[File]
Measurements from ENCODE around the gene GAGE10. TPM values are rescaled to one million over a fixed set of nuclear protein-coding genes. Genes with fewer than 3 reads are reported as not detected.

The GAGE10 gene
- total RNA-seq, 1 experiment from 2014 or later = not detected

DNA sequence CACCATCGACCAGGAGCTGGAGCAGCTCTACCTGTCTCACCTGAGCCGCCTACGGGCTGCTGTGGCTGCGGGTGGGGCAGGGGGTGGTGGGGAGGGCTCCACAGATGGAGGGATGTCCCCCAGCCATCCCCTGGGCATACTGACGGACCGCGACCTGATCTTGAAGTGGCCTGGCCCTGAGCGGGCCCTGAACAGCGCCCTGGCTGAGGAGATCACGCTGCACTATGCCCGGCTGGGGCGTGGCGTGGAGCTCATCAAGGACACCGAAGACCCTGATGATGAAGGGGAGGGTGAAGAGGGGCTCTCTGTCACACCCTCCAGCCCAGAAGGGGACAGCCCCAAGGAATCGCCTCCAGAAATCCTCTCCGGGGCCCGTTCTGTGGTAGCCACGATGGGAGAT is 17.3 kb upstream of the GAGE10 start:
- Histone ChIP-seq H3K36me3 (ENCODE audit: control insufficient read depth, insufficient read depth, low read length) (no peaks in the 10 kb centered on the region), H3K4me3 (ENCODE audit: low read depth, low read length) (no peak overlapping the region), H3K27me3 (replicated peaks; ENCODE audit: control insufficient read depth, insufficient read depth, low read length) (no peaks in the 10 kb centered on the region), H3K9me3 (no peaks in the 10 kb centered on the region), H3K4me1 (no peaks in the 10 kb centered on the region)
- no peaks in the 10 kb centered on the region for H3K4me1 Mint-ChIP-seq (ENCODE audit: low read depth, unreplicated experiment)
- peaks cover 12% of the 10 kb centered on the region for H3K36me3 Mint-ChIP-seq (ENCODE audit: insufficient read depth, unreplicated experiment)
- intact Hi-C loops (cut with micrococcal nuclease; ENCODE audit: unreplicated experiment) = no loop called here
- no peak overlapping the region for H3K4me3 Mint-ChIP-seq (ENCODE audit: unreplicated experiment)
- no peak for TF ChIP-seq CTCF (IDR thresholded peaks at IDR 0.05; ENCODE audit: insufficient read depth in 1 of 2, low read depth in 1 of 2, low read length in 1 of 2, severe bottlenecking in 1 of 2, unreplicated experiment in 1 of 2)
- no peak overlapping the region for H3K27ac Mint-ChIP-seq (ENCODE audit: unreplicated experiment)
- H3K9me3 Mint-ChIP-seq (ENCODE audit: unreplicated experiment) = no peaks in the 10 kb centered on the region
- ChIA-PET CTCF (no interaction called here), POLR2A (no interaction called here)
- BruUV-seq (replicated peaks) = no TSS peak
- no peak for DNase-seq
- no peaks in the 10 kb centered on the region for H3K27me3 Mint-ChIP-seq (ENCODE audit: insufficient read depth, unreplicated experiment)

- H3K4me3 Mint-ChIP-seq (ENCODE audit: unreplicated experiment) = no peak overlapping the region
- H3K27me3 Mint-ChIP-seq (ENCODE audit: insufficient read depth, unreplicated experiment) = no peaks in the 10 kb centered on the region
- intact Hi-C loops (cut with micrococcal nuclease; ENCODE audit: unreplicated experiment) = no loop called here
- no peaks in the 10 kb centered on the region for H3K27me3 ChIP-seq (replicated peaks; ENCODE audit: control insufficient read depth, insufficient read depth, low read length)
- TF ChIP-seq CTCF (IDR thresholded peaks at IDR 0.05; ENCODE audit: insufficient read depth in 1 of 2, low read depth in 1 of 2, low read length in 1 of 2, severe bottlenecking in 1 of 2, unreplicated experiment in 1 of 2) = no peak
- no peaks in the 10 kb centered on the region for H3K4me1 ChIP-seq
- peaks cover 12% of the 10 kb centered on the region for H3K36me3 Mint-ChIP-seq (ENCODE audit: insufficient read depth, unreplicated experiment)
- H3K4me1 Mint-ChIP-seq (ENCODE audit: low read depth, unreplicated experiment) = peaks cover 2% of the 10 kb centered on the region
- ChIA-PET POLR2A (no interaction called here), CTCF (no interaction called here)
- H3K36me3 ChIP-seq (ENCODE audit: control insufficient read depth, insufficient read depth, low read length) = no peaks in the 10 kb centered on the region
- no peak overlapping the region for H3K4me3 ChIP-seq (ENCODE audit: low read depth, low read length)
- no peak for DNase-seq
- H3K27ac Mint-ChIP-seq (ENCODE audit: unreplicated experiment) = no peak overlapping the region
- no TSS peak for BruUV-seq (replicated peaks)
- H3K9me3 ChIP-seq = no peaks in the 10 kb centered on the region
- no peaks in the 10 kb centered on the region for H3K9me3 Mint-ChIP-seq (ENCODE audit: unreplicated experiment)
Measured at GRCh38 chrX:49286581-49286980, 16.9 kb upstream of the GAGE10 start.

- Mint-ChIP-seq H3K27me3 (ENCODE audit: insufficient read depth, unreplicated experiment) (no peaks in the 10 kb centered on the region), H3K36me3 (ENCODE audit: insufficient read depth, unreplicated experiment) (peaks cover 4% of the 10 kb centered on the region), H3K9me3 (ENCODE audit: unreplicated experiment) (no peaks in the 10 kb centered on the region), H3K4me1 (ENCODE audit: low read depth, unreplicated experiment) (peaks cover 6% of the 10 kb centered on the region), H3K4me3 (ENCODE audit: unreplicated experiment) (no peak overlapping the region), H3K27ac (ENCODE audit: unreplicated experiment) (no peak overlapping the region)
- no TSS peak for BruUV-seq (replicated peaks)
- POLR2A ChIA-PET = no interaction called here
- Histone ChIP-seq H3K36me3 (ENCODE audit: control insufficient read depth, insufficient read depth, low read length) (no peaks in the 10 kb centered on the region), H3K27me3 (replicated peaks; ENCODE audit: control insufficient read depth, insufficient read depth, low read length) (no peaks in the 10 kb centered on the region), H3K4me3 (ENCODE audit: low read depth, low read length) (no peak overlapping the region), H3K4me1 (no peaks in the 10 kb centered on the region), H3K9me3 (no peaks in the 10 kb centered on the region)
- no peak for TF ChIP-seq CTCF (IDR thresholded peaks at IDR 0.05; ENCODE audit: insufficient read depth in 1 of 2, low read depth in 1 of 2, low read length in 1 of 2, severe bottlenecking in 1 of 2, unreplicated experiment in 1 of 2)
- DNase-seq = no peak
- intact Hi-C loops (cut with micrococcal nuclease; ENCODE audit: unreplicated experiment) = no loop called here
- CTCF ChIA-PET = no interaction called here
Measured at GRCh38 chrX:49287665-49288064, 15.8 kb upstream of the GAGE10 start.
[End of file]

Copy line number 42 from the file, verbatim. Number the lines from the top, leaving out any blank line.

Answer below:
Measured at GRCh38 chrX:49287665-49288064, 15.8 kb upstream of the GAGE10 start.